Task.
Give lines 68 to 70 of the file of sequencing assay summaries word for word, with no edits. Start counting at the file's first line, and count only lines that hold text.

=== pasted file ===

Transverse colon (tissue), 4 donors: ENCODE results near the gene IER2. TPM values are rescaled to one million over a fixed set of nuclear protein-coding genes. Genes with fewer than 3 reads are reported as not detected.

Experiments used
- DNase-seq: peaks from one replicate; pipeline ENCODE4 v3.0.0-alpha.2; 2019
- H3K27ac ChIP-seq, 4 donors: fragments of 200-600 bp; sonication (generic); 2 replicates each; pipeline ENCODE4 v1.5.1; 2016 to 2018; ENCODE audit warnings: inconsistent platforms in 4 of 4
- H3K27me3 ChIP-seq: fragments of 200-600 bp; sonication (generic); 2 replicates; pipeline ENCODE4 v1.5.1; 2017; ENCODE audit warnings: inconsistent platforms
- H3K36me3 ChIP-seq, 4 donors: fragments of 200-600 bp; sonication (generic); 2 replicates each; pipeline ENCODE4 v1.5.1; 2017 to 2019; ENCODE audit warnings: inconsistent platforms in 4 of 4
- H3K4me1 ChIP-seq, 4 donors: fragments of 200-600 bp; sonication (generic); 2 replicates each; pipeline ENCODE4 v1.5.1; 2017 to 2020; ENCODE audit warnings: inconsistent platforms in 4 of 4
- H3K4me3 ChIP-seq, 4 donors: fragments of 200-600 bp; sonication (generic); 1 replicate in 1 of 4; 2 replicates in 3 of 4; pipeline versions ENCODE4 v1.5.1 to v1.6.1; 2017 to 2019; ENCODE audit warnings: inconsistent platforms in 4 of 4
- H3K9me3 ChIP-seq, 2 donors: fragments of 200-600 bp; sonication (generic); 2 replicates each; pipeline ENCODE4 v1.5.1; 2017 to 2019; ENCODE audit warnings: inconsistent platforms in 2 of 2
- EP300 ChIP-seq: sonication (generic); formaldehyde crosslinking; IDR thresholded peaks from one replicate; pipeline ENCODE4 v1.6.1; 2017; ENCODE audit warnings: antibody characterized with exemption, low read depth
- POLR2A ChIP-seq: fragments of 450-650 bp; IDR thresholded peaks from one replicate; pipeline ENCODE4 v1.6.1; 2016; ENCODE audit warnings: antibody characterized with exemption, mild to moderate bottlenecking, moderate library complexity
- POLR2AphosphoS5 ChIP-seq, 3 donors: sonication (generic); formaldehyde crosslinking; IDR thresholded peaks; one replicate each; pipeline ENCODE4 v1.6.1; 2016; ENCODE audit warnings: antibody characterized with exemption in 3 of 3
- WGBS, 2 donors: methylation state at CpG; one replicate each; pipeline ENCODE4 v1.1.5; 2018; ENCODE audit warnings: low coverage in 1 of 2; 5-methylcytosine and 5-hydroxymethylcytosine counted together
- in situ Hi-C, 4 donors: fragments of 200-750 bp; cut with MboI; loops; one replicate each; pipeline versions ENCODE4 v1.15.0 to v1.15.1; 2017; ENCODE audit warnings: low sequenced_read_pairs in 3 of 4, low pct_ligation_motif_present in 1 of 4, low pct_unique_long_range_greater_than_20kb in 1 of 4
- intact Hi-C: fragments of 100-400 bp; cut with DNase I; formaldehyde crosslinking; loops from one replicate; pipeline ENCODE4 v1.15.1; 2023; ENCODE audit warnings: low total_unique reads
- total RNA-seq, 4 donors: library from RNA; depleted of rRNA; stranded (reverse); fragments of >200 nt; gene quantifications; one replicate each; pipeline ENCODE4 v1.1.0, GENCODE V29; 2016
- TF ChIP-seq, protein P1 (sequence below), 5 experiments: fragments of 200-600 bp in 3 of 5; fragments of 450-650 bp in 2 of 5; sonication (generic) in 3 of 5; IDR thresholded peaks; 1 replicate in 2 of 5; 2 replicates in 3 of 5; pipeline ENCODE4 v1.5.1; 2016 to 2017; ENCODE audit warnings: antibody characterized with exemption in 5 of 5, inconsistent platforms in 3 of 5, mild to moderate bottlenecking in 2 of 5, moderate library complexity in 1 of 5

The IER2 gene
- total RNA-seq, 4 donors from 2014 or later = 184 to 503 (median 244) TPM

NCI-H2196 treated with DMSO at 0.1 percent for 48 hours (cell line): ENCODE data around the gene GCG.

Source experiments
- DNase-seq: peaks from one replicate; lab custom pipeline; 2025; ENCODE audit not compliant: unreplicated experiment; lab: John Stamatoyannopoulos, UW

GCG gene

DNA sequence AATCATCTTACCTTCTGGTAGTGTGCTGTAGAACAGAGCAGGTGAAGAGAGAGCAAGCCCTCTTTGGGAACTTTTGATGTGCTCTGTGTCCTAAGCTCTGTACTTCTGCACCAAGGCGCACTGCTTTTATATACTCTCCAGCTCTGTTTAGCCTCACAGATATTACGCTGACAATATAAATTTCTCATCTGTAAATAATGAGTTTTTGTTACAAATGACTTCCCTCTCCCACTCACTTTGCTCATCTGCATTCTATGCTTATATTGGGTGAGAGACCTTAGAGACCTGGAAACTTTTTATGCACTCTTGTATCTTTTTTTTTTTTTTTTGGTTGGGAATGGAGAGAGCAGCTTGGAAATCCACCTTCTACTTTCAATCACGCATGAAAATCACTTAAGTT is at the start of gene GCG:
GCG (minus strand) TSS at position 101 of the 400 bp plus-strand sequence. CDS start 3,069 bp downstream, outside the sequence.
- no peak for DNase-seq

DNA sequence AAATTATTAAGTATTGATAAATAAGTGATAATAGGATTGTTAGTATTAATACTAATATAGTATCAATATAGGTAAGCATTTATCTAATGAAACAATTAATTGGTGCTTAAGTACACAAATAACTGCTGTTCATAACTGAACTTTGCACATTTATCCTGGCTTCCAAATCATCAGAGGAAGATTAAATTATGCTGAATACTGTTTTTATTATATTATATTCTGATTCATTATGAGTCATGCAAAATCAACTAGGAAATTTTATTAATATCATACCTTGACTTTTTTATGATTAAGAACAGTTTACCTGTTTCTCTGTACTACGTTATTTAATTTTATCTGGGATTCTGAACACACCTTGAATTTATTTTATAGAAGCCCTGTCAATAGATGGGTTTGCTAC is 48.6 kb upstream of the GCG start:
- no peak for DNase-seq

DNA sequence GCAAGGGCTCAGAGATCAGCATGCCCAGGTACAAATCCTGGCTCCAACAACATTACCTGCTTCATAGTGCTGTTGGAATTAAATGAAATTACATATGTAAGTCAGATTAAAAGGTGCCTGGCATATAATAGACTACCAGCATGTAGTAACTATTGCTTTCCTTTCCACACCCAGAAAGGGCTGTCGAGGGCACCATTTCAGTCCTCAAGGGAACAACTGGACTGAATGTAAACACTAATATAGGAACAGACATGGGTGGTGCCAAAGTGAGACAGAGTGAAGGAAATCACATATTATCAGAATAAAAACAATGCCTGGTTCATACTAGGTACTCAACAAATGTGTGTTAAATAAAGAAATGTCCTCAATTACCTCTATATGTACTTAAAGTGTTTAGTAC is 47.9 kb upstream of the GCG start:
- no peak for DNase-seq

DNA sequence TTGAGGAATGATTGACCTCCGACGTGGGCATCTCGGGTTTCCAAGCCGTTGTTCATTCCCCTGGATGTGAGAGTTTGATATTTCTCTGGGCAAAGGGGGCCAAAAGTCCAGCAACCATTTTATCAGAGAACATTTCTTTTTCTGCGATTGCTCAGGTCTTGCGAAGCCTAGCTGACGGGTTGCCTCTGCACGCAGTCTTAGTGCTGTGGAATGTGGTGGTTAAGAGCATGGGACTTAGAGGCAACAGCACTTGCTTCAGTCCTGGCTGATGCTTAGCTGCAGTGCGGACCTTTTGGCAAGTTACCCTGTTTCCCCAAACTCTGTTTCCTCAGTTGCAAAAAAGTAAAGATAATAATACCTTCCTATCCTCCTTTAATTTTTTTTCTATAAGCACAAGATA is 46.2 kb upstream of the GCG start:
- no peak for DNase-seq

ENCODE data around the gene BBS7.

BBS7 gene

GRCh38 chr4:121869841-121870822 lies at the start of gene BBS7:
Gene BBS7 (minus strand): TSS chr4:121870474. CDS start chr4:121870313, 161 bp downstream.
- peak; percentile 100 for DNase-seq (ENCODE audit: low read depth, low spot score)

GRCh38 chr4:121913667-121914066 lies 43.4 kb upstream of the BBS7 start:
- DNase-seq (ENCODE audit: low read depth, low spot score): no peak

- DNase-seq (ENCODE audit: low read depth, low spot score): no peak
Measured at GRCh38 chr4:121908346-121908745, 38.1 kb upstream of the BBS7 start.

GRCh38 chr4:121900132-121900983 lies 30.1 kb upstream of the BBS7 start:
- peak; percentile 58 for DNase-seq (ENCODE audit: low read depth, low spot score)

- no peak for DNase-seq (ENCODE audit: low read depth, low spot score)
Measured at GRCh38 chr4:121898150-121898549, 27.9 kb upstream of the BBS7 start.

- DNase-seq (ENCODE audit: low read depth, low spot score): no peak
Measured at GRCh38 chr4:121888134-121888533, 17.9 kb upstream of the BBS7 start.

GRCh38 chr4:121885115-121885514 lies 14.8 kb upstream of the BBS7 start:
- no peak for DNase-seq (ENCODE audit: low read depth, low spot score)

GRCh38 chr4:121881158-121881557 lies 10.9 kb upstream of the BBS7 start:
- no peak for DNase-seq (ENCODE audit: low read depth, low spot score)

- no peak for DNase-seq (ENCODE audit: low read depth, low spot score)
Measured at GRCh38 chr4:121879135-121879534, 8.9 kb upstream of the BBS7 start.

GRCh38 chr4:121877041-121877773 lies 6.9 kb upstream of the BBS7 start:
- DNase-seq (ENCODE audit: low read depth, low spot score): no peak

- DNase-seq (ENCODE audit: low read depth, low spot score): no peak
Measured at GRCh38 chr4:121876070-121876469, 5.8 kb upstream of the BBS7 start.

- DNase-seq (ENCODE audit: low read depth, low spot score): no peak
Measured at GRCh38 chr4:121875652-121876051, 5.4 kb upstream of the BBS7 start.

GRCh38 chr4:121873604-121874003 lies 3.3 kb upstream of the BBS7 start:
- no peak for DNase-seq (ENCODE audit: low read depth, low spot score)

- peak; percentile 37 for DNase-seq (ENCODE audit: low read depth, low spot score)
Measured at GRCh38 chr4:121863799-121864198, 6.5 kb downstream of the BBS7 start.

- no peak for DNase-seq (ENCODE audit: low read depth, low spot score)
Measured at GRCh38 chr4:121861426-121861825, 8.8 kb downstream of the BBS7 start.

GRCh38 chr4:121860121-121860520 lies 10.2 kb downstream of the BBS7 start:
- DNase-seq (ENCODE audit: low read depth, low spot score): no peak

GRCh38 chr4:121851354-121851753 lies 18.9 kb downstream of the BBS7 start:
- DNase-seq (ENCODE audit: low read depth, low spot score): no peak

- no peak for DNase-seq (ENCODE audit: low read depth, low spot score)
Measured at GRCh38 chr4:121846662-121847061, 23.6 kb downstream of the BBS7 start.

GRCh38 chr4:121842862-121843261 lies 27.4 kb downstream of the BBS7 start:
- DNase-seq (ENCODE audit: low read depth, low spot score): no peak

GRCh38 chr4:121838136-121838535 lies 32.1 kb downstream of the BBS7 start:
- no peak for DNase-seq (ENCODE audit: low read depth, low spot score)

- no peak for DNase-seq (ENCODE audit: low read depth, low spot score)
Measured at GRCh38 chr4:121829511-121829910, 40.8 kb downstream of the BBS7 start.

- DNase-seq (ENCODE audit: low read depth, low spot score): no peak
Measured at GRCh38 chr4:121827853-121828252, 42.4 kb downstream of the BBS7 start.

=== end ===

GRCh38 chr4:121851354-121851753 lies 18.9 kb downstream of the BBS7 start:
- DNase-seq (ENCODE audit: low read depth, low spot score): no peak

- no peak for DNase-seq (ENCODE audit: low read depth, low spot score)